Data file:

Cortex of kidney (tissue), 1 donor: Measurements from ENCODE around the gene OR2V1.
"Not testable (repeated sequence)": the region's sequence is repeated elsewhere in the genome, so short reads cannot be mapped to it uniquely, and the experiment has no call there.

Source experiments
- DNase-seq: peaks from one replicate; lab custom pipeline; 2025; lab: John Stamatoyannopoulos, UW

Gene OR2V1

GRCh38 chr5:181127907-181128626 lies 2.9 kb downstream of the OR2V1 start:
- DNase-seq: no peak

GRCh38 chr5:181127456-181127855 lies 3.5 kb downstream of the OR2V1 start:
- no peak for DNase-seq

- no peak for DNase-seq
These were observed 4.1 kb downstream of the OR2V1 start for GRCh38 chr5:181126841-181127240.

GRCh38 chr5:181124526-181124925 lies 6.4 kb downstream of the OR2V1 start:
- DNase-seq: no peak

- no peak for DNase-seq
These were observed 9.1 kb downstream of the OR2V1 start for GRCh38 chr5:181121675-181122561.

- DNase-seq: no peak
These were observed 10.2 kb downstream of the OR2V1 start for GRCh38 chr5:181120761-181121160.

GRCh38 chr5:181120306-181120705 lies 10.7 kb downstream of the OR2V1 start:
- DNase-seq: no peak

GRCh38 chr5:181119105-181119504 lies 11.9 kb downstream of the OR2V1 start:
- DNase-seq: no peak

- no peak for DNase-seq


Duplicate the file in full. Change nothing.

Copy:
Cortex of kidney (tissue), 1 donor: Measurements from ENCODE around the gene OR2V1.
"Not testable (repeated sequence)": the region's sequence is repeated elsewhere in the genome, so short reads cannot be mapped to it uniquely, and the experiment has no call there.

Source experiments
- DNase-seq: peaks from one replicate; lab custom pipeline; 2025; lab: John Stamatoyannopoulos, UW

Gene OR2V1

GRCh38 chr5:181127907-181128626 lies 2.9 kb downstream of the OR2V1 start:
- DNase-seq: no peak

GRCh38 chr5:181127456-181127855 lies 3.5 kb downstream of the OR2V1 start:
- no peak for DNase-seq

- no peak for DNase-seq
These were observed 4.1 kb downstream of the OR2V1 start for GRCh38 chr5:181126841-181127240.

GRCh38 chr5:181124526-181124925 lies 6.4 kb downstream of the OR2V1 start:
- DNase-seq: no peak

- no peak for DNase-seq
These were observed 9.1 kb downstream of the OR2V1 start for GRCh38 chr5:181121675-181122561.

- DNase-seq: no peak
These were observed 10.2 kb downstream of the OR2V1 start for GRCh38 chr5:181120761-181121160.

GRCh38 chr5:181120306-181120705 lies 10.7 kb downstream of the OR2V1 start:
- DNase-seq: no peak

GRCh38 chr5:181119105-181119504 lies 11.9 kb downstream of the OR2V1 start:
- DNase-seq: no peak

- no peak for DNase-seq